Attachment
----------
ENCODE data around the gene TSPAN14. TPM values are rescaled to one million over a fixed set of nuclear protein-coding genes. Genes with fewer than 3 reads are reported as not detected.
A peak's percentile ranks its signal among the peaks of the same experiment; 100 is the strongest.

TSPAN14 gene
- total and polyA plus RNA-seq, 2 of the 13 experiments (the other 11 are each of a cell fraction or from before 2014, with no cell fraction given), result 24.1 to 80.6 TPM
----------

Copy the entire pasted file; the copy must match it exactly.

ENCODE data around the gene TSPAN14. TPM values are rescaled to one million over a fixed set of nuclear protein-coding genes. Genes with fewer than 3 reads are reported as not detected.
A peak's percentile ranks its signal among the peaks of the same experiment; 100 is the strongest.

TSPAN14 gene
- total and polyA plus RNA-seq, 2 of the 13 experiments (the other 11 are each of a cell fraction or from before 2014, with no cell fraction given), result 24.1 to 80.6 TPM